Gov. Ige also announced the state is extending tax deadlines for the Hawai‘i 2019 individual and corporate income tax filing and payments. The deadline is extended from April 20 to July 20.
Taxpayers do not need to take any action to participate in the tax relief program. The department is making necessary system changes to include the new dates. However, taxpayers expecting a refund for tax year 2019 should file as soon as possible.
Community Donations Needed
According to the Hilo Medical Center Foundation:
Our hospital is in desperate need of medical grade masks to protect our healthcare workers and patients as the COVID-19 crisis escalates. Please consider making a donation if at all possible: any amount will make a difference.
For more information, call 932-3150.
Department Of Public Saftey Updates
The Hawaiʻi Department of Public Safety reports no inmates have met PUI (Persons Under Investigation) criteria for COVID-19. The Department also provided this information:
Work Furlough Program
Effective today 3/23/20 at 4:30 p.m. and until further notice, all inmate work furlough passes are suspended. This is in addition to the already announced suspension of job-seeking and resocialization furlough passes.
Hawaii Correctional Industries (HCI) outside community service work lines are suspended until further notice.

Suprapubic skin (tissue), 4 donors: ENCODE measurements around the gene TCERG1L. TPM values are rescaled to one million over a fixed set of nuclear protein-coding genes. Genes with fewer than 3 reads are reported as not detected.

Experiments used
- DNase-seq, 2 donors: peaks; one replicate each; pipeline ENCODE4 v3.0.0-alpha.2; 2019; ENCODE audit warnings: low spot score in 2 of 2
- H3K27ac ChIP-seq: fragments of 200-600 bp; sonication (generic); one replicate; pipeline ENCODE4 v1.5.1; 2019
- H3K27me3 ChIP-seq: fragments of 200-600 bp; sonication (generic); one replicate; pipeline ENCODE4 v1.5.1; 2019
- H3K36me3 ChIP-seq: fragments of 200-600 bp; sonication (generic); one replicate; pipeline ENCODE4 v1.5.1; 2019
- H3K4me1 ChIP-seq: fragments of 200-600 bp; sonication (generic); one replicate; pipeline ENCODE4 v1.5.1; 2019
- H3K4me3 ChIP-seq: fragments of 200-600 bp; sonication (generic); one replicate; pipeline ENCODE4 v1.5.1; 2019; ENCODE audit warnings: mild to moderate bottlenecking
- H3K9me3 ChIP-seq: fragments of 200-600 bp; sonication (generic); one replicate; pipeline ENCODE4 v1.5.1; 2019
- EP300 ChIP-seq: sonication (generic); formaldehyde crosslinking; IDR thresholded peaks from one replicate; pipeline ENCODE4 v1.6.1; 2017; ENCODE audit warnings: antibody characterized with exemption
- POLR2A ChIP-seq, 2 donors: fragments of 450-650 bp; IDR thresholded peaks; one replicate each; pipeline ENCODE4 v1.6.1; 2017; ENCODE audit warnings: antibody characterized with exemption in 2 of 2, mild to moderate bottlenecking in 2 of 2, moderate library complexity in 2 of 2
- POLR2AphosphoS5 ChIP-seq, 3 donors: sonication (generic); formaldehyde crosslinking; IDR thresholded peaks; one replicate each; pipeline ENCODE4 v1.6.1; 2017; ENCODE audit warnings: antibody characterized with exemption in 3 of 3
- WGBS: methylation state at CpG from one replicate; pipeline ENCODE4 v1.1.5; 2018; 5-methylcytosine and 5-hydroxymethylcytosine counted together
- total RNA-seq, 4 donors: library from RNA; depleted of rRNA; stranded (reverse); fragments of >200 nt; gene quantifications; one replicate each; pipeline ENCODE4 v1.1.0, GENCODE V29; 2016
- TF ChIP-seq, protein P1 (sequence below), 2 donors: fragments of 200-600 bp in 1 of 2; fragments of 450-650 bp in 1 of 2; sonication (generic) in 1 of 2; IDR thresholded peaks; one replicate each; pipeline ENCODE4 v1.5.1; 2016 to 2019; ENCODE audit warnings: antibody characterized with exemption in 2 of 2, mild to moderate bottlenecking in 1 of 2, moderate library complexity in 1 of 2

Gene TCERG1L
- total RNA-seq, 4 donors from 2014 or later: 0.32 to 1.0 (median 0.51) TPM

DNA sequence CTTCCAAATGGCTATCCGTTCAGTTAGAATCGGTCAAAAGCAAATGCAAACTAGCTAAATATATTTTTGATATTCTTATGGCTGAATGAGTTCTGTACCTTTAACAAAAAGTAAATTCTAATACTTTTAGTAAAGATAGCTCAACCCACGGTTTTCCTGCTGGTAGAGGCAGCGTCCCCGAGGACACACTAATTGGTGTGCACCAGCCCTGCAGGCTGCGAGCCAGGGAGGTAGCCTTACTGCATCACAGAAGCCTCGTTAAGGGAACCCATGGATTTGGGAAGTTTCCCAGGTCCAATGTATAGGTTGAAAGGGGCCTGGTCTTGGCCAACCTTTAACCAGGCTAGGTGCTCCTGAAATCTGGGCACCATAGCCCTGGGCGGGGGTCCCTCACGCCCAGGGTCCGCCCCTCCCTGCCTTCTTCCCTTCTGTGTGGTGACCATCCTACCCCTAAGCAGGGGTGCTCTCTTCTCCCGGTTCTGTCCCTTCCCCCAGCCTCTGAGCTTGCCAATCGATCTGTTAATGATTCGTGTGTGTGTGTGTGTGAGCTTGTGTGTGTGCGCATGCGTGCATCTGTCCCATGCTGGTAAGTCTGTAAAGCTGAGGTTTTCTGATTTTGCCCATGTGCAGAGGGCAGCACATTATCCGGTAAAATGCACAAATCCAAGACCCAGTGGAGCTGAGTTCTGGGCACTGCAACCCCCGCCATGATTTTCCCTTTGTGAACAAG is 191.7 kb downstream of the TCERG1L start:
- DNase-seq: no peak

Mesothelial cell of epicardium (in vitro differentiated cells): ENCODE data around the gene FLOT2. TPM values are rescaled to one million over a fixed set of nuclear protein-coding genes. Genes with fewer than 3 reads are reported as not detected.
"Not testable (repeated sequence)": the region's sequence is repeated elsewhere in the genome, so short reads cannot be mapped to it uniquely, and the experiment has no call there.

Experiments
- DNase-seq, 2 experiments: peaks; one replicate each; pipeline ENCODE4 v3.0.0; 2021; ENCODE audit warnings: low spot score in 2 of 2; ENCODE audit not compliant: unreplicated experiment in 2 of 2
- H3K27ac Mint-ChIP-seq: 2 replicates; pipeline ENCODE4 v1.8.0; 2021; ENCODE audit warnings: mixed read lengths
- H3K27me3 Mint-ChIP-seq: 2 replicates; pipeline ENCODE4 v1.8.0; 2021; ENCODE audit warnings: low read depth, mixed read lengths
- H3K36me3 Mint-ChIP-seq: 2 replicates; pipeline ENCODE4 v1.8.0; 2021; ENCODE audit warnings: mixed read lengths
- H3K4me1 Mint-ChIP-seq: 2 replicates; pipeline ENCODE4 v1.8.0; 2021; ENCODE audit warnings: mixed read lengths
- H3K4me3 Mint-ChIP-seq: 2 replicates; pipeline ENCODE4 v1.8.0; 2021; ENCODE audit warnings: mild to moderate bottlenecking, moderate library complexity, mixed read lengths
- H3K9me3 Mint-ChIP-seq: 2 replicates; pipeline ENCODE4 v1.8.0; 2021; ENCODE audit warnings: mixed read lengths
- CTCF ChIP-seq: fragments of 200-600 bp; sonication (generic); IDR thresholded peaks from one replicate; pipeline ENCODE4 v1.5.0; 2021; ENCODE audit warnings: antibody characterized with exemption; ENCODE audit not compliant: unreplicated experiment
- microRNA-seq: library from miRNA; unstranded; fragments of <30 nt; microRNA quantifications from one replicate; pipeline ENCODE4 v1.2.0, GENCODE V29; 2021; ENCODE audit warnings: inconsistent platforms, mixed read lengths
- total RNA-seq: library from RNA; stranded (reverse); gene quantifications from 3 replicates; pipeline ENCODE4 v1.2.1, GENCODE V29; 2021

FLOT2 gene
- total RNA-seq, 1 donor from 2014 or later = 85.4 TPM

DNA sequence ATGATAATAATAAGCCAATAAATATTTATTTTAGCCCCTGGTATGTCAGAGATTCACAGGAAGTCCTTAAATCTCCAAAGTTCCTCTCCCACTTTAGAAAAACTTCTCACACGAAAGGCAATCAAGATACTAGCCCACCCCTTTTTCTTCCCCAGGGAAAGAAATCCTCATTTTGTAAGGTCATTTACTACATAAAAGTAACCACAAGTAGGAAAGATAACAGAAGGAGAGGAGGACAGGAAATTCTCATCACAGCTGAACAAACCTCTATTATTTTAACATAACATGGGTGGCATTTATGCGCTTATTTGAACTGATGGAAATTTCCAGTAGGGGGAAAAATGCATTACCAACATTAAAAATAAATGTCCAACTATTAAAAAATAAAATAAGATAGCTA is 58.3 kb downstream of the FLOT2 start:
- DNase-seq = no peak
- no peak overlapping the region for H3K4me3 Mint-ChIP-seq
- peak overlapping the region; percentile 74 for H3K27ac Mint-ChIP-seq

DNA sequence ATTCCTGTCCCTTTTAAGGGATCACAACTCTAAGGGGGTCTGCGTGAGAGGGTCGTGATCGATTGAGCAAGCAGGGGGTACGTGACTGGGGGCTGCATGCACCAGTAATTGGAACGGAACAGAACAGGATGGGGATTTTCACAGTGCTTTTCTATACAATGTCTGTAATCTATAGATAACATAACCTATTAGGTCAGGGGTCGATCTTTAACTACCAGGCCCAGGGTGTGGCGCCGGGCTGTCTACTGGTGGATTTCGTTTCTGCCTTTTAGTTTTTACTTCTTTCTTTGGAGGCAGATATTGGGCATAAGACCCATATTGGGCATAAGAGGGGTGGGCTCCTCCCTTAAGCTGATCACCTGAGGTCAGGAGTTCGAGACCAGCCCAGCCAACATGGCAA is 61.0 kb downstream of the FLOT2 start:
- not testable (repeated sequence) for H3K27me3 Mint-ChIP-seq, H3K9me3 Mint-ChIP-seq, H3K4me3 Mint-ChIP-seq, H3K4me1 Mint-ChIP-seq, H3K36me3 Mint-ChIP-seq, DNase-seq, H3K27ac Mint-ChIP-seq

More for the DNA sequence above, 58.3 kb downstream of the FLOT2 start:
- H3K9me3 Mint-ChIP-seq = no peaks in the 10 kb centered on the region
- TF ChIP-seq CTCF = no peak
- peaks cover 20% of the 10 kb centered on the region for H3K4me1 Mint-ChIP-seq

Correctional Facility Programs and Services
In an effort to limit possible exposure to staff and inmates, all non-essential programming has been temporarily suspended.
Correctional services such as: security, health care, food service, and facility operations/maintenance will continue as scheduled.
Essential medical specialist transports, hospital and emergency transports will continue as needed.
Inmate phone calls
Alternative measures to accommodate inmates during the temporary program suspension include:
1) Increased phone accessibility – Inmates are afforded an unlimited number of pre-paid and collect 15-minute personal phone calls. The personal call duration has been increased to allow up to 30 minutes per call.
2) Free phone calls – GlobalTel Link (GTL) is providing two free five-minute calls per week for the next four weeks.
Previous update information issued 3/20/20:
1) Enhanced screening implemented at entry points to include no-touch temperature checks and verbal health screening questions.
2) Correctional facility entry suspensions include volunteers, non-essential program staff and personal inmate visitors. (Attorneys and vendors/contractors providing inmate health and safety products and services are still allowed).
3) The Hawaii Paroling Authority (HPA) board suspended all parole hearings for two weeks. Hearings are tentatively scheduled to resume on 4/3/20.
Health care staff have had continuous, open dialogue with the Department of Health, and facility staff are being briefed on the protocol as the situation changes day-by-day.
Staff have been reminded to frequently wash their hands and refrain from touching their faces, per CDC-recommended guidelines. Daily emails with the latest COVID-19 information, guidance and recommendations from the Centers for Disease Control and from the Hawaii Department of Health are being sent to all employees to keep everyone informed.